When it comes to criticizing the powerful or politically connected, the First Amendment protects the little guy. No matter who you are or how much money you have in the bank, you have the right to speak your mind. Because the Founders knew all too well the danger of granting the government the power to decide who can and cannot speak, the First Amendment was designed to shield speakers from government retribution.
But these days, the government isn’t the only Goliath, and direct censorship isn’t the only way to silence dissent. Over time, the rich and powerful learned a new way to shut up their detractors: forcing them to fight off flimsy lawsuits. By burying critics in a blizzard of costly litigation, would-be censors were able to increase the financial stakes of speaking out — even when the claims filed weren’t worth the paper they were printed on.
These strategic lawsuits against public participation — SLAPPs, for short — threaten our national commitment to freedom of expression and an informed citizenry. What good are First Amendment rights if exercising them means having to shell out for a lawyer to defend against a meritless lawsuit?
So in 2011, former Governor Rick Perry signed “anti-SLAPP” legislation, the Texas Citizen Participation Act, into law. It allows Texans named in lawsuits to secure quick dismissals from state courts if the claim against them is based on their exercise of First Amendment rights, while still allowing plaintiffs who can demonstrate they have meritorious claims to proceed.
Put simply, the TCPA allows a speaker threatened by a bogus suit to ask the court for a quick reality check: Are the claims against me legitimate, or is the plaintiff just trying to shut me up? If it’s the latter, the court can save defendants a lot of time and money with a speedy dismissal, preserving their ability to speak their minds without fear of going broke.
Texas should be proud to be a national leader in protecting the rights of its residents to stand up and speak out. Other states nationwide have looked to the TCPA in passing their own anti-SLAPP laws. But a proposed amendment to the TCPA now making its way through the state legislature, SB 896, would seriously undermine the law’s vital protections.
The TCPA arms innocent Texans with the means to fight back by filing an anti-SLAPP motion before spending a fortune on legal fees in pre-trial filings and discovery. Because protecting free speech is so important, if a court rejects a defendant’s anti-SLAPP motion, the TCPA allows for an immediate appeal — and while it’s being heard, the proceedings are stayed. That pause in the action spares defendants from having to fight off a potentially meritless lawsuit in two courts at the same time.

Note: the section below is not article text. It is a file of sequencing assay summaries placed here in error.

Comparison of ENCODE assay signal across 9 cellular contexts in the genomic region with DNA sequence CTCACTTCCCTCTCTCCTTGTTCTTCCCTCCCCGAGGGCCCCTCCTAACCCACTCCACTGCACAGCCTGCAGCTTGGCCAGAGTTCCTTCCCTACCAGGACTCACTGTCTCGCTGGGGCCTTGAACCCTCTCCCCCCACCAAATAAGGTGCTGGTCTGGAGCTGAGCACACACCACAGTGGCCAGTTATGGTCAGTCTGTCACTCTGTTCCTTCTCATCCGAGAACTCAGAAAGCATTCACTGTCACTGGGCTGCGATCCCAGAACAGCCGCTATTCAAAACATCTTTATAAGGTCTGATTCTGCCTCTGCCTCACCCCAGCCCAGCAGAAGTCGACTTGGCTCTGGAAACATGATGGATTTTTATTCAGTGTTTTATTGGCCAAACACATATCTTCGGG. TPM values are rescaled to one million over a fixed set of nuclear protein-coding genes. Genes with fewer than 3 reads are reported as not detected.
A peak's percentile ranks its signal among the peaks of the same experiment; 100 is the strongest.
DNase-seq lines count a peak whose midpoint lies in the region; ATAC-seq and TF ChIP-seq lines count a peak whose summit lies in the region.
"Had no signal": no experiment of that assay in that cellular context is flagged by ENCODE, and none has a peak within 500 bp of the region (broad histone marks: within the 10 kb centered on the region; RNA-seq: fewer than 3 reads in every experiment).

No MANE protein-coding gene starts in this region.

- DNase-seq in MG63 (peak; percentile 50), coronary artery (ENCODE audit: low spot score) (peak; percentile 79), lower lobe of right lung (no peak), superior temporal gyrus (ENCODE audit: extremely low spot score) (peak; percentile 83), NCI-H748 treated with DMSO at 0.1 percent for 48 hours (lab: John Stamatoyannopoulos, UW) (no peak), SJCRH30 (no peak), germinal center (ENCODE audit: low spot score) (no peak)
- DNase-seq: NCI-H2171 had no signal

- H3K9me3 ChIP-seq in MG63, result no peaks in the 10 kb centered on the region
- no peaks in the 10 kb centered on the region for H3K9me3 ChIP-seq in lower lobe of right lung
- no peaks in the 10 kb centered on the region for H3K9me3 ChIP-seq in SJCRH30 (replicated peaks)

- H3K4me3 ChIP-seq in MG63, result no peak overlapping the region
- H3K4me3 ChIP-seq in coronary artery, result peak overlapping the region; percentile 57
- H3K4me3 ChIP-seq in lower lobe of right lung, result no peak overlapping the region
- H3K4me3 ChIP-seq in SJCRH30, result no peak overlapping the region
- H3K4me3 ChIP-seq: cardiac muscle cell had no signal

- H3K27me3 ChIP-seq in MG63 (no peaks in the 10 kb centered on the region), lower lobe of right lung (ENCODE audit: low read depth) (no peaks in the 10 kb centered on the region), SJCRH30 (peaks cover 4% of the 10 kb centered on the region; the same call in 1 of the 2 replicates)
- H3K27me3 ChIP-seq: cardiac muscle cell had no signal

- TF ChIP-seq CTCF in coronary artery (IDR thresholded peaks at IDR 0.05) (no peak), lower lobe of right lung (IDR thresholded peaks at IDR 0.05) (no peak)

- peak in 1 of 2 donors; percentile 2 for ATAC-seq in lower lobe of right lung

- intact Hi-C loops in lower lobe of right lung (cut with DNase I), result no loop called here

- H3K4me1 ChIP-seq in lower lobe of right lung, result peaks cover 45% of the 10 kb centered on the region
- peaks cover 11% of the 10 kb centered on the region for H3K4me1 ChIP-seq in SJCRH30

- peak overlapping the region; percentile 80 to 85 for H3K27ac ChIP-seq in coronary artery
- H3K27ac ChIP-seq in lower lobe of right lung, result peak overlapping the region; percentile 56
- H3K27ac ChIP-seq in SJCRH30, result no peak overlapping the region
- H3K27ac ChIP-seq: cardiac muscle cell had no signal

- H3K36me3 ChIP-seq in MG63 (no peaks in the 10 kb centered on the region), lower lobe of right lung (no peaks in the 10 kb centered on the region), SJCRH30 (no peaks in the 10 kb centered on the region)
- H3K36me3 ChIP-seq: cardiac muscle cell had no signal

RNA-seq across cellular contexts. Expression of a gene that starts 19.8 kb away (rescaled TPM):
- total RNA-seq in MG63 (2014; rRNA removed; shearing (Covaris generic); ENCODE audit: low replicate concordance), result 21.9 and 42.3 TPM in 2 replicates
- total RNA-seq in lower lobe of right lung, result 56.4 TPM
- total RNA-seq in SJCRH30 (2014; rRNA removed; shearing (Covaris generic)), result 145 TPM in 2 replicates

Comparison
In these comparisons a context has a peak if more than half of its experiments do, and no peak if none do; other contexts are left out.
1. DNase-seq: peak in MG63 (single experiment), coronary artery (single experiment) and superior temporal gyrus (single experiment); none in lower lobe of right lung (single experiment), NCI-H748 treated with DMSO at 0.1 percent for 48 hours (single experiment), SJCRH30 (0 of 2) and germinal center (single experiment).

But SB 896 would change that, denying defendants a stay when the court deems their anti-SLAPP motion untimely, frivolous, or subject to an exemption. That tweak might sound reasonable at first blush. But determining whether an anti-SLAPP is untimely, frivolous, or exempt involves tough questions of law — questions that trial courts regularly answer incorrectly.
Deciding whether an anti-SLAPP motion is “frivolous” or exempted by statute is no cakewalk for judges. It involves close questions in an evolving area of the law. And even what one might assume to be the most straightforward grounds for denial — timeliness — has proven tricky. In every Texas Supreme Court ruling on timeliness, the lower court’s determination was reversed.
Add it up, and there’s a real chance a trial court’s anti-SLAPP denial won’t stand up after review.
So requiring a speaker to argue these questions on appeal while simultaneously proceeding with discovery in trial court means they’re wasting time and racking up billable hours on two fronts, fighting what might well prove to be a nonsense lawsuit. Even if the speaker wins on appeal, they’ve still lost time and treasure they shouldn’t have, just for exercising their First Amendment rights. That’s exactly the result the TCPA was meant to prevent.
This isn’t an obscure legal threat. If passed, SB 896’s amendment to the TCPA would have real-world consequences for everyday Texans across the political spectrum who dare to criticize the powerful or wealthy. And no matter what news outlet you rely on, journalists are prime targets for lawsuits filed by powerful interests wishing they’d write about something else. In today’s balkanized political climate, small, independent outfits on the right and the left are particularly vulnerable.
The First Amendment protects everyone’s right to participate in public debates, not just those with money or power. The TCPA bulletproofs the exercise of that right against bad-faith litigation from would-be censors. Because it would gut the TCPA — a powerful protection for all Texans — lawmakers should resoundingly reject SB 896.
Will Creeley is the legal director of the Foundation for Individual Rights and Expression.
Keep up the good fight, Will!